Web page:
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MathGroup Archive 1995

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Re: Fourier-Bessel Transform

  • To: mathgroup at christensen.cybernetics.net
  • Subject: [mg1768] Re: Fourier-Bessel Transform
  • From: siegman at ee.stanford.edu (A. E. Siegman)
  • Date: Wed, 26 Jul 1995 00:54:17 -0400
  • Organization: Stanford University

In article <DC1EGD.48y at wri.com>, jt12799 at meibm9.cen.uiuc.edu (Jehan Tsai) wrote:

>  I was wondering if there was any code in existence that implements the 
>  Fourier Bessel Transform.  I have not been able to get the code shown below
>  to run correctly-- either giving me Indeterminate answer or nothing at all.
>  
>  
>  Integrate[2 Pi r BesselJ[0, 2 p Pi r] (some input function),
>                  {r,0, Infinity}]
>  
>  where r is the radius in the space domain and p is rho (radius) i n the
>  frequency domain.
>  
>  Does anybody know of a way to properly implement this?  Thanks.
>  
>  J.T. Tsai 

   Haven't tried this myself in Mathematica, but the Fourier-Bessel
transform of a Laguerre-gaussian function in r is a Laguerre-gaussian of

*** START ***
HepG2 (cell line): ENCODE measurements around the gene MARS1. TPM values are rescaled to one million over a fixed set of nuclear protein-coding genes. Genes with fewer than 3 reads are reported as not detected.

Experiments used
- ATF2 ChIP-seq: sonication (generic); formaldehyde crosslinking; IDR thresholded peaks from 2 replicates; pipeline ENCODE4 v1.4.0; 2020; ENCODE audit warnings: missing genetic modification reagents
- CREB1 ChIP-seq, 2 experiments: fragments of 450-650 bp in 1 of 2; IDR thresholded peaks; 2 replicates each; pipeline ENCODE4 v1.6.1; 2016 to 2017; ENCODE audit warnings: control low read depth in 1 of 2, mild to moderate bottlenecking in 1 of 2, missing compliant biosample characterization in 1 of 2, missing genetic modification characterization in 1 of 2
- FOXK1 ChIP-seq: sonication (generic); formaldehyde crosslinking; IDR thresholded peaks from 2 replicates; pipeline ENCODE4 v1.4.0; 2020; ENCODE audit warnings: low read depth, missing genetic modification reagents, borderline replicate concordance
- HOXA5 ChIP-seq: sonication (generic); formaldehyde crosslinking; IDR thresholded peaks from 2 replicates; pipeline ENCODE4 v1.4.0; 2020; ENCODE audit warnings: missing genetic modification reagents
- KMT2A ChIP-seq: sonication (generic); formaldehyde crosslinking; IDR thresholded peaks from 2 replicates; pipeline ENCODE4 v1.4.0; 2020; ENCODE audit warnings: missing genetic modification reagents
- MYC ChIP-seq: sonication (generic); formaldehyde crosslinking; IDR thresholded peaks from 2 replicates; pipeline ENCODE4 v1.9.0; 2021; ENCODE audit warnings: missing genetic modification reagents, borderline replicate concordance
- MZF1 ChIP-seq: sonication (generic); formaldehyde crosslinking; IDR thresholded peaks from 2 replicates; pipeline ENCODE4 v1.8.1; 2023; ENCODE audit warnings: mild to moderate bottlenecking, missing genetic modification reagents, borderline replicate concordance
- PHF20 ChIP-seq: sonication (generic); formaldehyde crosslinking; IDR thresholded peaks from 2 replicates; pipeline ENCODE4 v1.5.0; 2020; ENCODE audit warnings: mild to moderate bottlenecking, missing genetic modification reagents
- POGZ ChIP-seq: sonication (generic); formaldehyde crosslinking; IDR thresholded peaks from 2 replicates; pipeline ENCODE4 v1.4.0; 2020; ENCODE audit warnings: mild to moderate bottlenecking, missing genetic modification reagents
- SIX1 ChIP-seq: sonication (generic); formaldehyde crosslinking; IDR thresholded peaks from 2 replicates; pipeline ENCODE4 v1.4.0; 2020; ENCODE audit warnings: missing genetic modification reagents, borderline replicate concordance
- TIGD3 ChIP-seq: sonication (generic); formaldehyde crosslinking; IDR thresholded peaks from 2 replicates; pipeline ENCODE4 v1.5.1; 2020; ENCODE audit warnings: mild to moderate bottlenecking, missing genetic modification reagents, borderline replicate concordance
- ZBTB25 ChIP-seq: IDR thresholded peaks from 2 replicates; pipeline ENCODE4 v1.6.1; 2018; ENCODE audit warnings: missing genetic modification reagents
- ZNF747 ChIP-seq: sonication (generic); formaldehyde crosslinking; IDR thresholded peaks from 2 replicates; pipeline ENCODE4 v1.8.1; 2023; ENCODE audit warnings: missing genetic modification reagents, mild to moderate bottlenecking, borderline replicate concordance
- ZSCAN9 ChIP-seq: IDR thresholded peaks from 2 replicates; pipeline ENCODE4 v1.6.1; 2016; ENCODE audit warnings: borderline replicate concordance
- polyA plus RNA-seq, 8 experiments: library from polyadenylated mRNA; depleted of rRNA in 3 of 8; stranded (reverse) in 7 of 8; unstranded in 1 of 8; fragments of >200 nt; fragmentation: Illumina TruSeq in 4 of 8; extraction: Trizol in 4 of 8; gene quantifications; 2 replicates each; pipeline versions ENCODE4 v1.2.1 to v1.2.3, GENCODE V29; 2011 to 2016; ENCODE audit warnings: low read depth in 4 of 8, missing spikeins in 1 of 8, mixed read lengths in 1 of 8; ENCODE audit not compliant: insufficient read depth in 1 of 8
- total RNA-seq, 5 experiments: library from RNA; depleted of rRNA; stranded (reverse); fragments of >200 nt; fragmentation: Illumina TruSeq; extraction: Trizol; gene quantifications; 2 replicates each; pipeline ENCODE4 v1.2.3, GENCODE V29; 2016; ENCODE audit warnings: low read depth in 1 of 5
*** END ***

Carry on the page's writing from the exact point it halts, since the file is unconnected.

the same order in rho.  Maybe mma knows this; maybe it doesn't.

   A numerical algorithm I once devised for doing fast numerical
calculations of Fourier-Bessel transforms on discrete data points, which I
believe is still the fastest such approach if properly programmed is
described in:

   1)  A. E. Siegman, "Quasi fast Hankel transform," Opt. Lett. 1, 13-15
(March 1977).  New method of calculating Hankel or Fresnel transforms
using an FFT approach, and its application to optical resonators with
cylindrical symmetry.

   2)  S.-C. Sheng, Studies Of Laser Resonators and Beam Propagation Using
Fast Transform Methods, Ph.D. dissertation, Department of Applied Physics,
Stanford University (March 1980).  Describes "lower end corrections"
needed to be applied to the FHT algorithm.

   If you want to do a _lot_ of Hankel transforms, with max speed or
limited computer power, these could be useful to you.


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